1. I think it’s a far cry for the courts to say people (ex Pats) had plenty of time to register for duel citizenship. As a son of a Latvian Mother who lives in country Victoria in Australia I can tell you back in the early to mid 1990’s there was no information about ex pats regaining there citizenship. There was no internet like we have today for maximum information.And the Latvian government back then made no effort to contact there displaced citizens.The time we found in 1996 it was to late.It wouldn’t of taken much effort to contact ex pats by mail informing them of this choice of duel citizenship.They know where there ex pats are they have a government department which has information where Latvia’s ex pats are living.I know as I was in this department in Riga in 1997. As we say in Australia give people a fair go. I feel very sad for my Mother and people like her. They didn’t asked to be chased out of there country in WW2.

  2. I am the citizen of Latvia in the process of becoming the citizen of another country. I am sad that I would have to give up my Latvian citizenship. Also with it would perish my European citizenship. Might as well dedicate 8 years of my life to UK and obtain EU citizenship that way. I find this protectionism by Latvian government short sighted, people leave and will not come back because they took away their citizenship.

  3. I agree with Robbie. It’s especially frustrating that because my father didn’t register us kids as citizens we lost our opportunity to have dual citizenship. I was only 15 when the opportunity was over. In the year 2002 when I finally visited Latvia for the first time, I learned of this change in the law. Imagine how many people with Latvian ancestry would consider living in Latvia, even for just a few years, potentially settling in and starting families! Latvia is experiencing another diaspora and should not be so strict in this aspect.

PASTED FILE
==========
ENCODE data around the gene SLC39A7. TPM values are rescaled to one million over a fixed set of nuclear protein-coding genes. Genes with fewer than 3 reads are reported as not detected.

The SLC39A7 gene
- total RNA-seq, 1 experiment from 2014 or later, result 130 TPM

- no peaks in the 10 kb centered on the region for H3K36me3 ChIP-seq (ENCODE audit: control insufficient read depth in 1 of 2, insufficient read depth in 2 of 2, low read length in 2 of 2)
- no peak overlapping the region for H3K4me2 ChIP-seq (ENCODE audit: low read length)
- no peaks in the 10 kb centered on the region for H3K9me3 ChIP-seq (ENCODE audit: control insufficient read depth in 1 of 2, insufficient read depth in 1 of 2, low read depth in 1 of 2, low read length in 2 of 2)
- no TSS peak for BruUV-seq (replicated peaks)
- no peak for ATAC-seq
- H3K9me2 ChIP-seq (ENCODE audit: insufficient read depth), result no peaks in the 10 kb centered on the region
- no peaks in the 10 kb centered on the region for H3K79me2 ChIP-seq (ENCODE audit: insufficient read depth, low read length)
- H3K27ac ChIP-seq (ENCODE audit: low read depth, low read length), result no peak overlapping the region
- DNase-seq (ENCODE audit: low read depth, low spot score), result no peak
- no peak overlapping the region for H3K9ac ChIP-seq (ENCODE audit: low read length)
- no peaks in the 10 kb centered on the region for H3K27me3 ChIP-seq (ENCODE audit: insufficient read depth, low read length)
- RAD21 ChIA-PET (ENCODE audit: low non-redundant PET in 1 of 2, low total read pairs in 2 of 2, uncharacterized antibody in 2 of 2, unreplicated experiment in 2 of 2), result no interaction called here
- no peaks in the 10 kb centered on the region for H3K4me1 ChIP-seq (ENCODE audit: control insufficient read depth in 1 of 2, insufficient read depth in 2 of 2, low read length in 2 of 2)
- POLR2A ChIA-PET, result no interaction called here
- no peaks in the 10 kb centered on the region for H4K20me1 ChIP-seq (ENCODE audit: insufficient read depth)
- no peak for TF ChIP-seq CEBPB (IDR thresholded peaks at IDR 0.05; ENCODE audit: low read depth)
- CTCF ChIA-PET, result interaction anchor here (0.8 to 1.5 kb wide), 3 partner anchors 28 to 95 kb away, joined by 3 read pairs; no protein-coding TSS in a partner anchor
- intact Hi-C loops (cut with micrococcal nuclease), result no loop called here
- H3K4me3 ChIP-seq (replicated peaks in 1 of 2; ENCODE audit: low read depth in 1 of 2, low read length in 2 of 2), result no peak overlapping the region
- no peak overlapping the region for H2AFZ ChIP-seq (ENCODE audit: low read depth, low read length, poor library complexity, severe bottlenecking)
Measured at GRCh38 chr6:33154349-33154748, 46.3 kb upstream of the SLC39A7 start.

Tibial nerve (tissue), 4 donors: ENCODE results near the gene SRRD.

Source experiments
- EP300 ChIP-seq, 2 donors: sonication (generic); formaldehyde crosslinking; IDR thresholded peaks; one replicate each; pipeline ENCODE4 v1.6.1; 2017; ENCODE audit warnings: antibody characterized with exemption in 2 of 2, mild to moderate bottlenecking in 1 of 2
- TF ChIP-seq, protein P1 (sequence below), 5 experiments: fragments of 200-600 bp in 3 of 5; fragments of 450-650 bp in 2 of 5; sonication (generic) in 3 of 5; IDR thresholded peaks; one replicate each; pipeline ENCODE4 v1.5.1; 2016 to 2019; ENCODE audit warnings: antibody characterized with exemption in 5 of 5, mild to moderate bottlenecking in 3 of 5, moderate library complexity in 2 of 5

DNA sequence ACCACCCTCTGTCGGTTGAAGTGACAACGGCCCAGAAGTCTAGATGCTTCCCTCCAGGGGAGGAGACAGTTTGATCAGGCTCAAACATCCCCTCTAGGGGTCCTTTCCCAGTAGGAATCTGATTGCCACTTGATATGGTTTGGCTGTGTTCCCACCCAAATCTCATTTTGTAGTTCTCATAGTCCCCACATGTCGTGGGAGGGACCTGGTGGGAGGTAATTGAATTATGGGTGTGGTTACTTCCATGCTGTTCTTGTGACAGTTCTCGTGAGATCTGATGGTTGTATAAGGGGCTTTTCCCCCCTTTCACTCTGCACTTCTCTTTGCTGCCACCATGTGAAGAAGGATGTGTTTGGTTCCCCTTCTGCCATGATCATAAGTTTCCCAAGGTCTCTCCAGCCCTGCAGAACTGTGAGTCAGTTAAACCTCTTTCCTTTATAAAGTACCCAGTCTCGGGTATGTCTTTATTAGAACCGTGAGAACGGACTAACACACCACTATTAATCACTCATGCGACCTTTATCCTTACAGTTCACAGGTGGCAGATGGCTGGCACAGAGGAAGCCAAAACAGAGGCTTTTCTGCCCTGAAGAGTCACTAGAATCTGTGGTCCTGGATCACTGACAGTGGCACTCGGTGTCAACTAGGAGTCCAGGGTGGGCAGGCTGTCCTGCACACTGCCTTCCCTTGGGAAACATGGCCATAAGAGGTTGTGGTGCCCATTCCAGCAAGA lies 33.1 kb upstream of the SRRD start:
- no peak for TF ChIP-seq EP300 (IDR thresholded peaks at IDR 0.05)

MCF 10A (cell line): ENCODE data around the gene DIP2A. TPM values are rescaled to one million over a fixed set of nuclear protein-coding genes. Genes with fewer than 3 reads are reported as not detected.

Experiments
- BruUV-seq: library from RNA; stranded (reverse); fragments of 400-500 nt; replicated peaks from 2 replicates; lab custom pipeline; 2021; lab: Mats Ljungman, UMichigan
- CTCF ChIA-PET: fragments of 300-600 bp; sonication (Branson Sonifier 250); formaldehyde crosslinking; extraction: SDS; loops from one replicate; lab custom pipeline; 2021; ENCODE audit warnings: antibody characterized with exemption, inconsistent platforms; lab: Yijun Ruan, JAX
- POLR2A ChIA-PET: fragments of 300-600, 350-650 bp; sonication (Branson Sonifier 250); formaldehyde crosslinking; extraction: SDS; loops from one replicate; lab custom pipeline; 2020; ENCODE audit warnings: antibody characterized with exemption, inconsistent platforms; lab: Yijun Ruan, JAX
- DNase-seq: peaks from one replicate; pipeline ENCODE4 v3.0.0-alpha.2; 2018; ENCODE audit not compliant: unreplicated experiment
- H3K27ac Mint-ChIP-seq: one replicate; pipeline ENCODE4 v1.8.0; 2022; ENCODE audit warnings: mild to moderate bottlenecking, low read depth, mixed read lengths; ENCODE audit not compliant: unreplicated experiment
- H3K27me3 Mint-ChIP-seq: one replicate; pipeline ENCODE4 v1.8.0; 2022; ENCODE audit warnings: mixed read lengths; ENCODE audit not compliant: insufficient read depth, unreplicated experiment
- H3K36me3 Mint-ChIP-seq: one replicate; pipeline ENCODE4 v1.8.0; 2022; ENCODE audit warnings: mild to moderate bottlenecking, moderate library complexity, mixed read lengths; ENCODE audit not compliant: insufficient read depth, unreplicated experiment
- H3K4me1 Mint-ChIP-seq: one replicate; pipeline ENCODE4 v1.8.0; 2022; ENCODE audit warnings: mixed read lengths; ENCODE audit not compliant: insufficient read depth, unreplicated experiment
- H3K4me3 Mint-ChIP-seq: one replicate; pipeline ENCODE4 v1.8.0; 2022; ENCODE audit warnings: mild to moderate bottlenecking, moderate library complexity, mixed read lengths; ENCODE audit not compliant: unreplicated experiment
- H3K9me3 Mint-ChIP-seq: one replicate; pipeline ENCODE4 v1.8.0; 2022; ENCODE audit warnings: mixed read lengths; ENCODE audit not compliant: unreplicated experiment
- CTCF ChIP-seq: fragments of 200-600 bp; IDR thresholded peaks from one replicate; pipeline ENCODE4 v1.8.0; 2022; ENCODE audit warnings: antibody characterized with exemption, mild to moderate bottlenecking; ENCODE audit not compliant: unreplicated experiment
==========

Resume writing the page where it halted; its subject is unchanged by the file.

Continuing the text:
4. As I’ve said here before because of job clearances I couldn’t explore dual citizenship. Give up my job around 1995? Not very realistic for Latvia to expect that. I was born in Latvia, my parents are Latvians and I can’t get dual citizenship, that’s pretty sad and is very narrow minded of Latvia.

  5. I was lucky enough and had the foresight to get dual citizenship while in college. My twin brothers were still in high school and didn’t think much about it. Now, I’m the only one in my family who has a Latvian passport. My poor parents, brothers, nieces, and nephews are left out.

  6. Robbie, there was a lot of publicity regarding the eligibility for LV citizenship pre 1995. It was in the Austrālijas Lativietis newspaper plus word of mouth.

  7. Diāna, do you really believe that everyone reads the Ausralijas Latvietis? or that word of mouth was enough? in fact if we look at individual country census data for people that identify as latvians and then contrast that with membership in clubs like ALA in those countries at least in the U.S. you will find that less than 10% were in the organizations, if so then how could it possibly have got to everyone. if one looks at the history of the community its understandable why some people just disappeared. latvia was a country that had a lot of political views in the pre-war republic which was largely distilled down into an ulmanist variation abroad, this is not a criticism but just a reason why some people may have not participated. Other reasons abound of course, but i find it hard to believe you are justifying a 1995 law, which if one reads the stenograms from Saeima for the debate its clearly about fear of Russians and nothing to do with the trimda. indeed, why would a country with so few human rescources want to limit them further? Its all in the Australijas Latvietis you’d probably say.